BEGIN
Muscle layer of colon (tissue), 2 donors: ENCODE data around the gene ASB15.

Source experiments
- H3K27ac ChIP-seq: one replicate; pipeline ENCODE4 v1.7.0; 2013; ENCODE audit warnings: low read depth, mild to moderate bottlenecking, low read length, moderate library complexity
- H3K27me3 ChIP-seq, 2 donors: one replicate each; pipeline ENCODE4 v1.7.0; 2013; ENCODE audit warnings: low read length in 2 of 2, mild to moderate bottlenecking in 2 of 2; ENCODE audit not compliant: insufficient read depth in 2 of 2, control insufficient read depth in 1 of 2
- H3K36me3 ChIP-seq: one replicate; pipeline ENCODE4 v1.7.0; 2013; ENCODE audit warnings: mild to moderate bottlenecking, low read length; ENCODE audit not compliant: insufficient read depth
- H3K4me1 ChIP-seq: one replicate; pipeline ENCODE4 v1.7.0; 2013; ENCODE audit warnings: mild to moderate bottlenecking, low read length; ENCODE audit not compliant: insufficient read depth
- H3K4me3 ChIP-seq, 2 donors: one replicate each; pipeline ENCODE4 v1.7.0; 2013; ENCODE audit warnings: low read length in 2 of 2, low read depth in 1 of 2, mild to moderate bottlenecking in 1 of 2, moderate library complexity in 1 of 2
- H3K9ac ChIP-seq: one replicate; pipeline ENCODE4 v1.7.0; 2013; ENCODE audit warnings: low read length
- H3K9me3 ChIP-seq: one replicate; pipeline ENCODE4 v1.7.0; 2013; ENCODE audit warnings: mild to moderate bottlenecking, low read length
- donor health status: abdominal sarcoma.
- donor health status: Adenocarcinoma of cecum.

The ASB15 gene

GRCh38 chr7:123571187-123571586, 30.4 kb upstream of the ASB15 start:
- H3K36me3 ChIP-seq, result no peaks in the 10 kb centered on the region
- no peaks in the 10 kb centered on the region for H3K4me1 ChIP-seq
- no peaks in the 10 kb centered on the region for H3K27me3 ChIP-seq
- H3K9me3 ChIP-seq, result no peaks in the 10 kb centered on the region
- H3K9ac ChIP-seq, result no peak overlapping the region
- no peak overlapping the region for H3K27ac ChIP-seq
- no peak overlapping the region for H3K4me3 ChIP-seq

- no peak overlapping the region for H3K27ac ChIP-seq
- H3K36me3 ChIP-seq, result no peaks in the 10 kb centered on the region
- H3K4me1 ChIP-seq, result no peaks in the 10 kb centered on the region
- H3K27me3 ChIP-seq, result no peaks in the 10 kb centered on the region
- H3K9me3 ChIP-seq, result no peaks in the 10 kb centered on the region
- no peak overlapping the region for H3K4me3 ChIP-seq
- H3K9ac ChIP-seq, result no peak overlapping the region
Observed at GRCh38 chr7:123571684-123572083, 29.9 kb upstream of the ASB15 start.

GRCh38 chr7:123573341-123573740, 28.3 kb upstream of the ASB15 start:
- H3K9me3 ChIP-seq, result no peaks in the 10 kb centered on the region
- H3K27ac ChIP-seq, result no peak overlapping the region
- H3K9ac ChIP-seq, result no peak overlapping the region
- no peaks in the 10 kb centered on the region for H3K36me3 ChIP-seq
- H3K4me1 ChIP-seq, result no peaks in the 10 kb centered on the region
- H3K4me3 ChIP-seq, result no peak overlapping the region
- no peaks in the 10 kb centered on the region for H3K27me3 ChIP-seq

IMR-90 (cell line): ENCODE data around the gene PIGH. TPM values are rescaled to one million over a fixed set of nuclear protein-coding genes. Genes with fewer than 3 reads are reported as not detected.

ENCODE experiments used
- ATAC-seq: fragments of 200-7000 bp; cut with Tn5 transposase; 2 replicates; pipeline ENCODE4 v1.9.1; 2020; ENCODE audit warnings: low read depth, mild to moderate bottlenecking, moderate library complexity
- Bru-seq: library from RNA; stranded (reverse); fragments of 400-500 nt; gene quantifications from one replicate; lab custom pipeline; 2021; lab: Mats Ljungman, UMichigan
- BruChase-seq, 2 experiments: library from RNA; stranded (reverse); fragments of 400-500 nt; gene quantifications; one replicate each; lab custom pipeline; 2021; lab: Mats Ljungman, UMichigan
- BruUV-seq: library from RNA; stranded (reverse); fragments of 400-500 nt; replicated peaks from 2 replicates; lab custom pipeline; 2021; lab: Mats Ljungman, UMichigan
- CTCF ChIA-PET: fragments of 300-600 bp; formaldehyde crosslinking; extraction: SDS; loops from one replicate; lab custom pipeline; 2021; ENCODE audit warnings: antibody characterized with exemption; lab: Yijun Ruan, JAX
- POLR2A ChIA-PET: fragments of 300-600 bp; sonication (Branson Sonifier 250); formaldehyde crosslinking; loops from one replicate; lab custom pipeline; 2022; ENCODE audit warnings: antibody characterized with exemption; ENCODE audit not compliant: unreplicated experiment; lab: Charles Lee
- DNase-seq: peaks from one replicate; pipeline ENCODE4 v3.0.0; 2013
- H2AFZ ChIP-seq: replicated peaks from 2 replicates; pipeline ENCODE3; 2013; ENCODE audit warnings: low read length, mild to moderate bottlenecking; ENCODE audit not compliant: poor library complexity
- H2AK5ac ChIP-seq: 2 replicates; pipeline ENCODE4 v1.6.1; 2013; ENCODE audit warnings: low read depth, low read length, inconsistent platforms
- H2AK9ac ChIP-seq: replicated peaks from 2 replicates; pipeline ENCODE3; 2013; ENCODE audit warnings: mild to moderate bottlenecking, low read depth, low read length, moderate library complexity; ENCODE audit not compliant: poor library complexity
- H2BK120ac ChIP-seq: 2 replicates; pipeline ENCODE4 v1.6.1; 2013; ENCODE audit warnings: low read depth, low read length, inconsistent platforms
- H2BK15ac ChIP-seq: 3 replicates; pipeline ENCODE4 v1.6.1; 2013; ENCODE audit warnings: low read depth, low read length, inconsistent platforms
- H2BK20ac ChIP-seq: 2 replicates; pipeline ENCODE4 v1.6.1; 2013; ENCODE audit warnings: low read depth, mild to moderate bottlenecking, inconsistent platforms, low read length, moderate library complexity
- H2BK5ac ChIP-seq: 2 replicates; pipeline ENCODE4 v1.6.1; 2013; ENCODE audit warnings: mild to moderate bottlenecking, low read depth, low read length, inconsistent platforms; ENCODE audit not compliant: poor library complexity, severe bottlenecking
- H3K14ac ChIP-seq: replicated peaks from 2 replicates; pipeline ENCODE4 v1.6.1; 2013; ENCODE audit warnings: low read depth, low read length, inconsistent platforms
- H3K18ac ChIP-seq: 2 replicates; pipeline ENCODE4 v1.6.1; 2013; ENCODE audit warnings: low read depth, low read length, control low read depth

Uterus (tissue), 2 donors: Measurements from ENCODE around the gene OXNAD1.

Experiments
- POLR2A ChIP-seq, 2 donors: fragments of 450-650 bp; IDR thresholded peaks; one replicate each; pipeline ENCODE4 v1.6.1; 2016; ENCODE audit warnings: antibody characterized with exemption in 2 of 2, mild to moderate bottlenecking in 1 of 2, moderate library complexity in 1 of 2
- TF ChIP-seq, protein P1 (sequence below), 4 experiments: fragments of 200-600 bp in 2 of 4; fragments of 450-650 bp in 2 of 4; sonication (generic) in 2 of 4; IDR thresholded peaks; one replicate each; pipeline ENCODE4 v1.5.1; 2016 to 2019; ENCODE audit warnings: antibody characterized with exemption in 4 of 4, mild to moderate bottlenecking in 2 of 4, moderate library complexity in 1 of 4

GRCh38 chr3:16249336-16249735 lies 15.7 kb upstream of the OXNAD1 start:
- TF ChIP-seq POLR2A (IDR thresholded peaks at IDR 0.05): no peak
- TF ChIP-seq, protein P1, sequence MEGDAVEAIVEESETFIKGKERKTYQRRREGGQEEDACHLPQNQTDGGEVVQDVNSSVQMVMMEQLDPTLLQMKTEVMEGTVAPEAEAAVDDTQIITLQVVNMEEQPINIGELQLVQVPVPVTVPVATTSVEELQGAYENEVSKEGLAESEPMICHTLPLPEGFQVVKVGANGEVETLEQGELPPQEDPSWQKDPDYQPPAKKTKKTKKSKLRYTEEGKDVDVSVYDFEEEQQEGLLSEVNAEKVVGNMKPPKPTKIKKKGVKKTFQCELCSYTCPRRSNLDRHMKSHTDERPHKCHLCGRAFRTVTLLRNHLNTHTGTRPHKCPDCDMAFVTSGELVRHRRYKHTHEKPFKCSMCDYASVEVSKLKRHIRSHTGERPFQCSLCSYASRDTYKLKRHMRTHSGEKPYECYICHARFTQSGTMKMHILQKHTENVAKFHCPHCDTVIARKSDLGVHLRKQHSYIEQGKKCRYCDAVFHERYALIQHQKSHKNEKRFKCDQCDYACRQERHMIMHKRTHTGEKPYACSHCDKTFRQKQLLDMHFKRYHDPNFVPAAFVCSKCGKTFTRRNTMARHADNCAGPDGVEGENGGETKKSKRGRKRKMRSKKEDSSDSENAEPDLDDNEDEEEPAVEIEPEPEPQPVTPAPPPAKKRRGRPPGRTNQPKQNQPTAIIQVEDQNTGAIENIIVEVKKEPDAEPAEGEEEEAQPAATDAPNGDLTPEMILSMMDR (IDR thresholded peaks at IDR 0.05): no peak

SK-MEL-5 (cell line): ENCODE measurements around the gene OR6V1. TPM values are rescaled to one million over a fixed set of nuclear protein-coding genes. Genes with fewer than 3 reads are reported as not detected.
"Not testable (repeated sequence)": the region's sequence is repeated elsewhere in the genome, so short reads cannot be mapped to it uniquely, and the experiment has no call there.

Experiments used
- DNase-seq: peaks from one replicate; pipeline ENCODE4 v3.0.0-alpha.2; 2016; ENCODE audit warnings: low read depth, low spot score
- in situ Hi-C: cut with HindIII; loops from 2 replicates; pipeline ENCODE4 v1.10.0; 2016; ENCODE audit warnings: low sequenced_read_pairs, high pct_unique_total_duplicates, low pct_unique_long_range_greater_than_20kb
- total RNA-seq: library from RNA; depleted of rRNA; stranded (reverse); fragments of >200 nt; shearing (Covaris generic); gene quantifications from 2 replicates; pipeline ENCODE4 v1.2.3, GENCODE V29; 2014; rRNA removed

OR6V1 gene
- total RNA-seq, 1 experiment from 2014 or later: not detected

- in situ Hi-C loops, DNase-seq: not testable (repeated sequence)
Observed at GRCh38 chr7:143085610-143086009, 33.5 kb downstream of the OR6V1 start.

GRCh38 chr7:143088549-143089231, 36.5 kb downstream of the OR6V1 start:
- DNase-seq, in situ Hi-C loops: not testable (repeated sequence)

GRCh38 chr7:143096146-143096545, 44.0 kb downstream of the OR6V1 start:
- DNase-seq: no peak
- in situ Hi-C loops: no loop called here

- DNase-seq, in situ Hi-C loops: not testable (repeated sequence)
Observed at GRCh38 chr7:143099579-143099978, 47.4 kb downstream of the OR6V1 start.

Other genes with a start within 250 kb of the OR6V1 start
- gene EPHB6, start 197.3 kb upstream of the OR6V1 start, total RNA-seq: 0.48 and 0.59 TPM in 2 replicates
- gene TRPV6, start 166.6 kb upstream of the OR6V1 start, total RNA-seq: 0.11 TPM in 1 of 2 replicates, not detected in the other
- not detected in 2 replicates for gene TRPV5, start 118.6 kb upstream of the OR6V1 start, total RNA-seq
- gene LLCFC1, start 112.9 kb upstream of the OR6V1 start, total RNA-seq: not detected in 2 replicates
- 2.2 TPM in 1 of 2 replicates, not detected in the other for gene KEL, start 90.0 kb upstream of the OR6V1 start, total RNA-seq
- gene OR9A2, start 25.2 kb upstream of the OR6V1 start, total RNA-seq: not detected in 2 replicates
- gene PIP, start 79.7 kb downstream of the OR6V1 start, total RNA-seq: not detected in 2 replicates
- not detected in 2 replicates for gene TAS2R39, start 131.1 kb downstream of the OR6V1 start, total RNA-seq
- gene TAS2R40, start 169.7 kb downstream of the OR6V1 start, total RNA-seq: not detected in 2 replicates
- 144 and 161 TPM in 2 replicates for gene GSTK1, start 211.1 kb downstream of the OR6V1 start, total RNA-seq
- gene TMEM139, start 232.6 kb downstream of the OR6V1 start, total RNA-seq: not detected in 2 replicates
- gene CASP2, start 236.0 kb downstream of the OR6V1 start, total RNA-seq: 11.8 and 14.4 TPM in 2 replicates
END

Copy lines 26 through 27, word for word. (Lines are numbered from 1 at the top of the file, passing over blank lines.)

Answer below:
- no peak overlapping the region for H3K4me3 ChIP-seq
- H3K9ac ChIP-seq, result no peak overlapping the region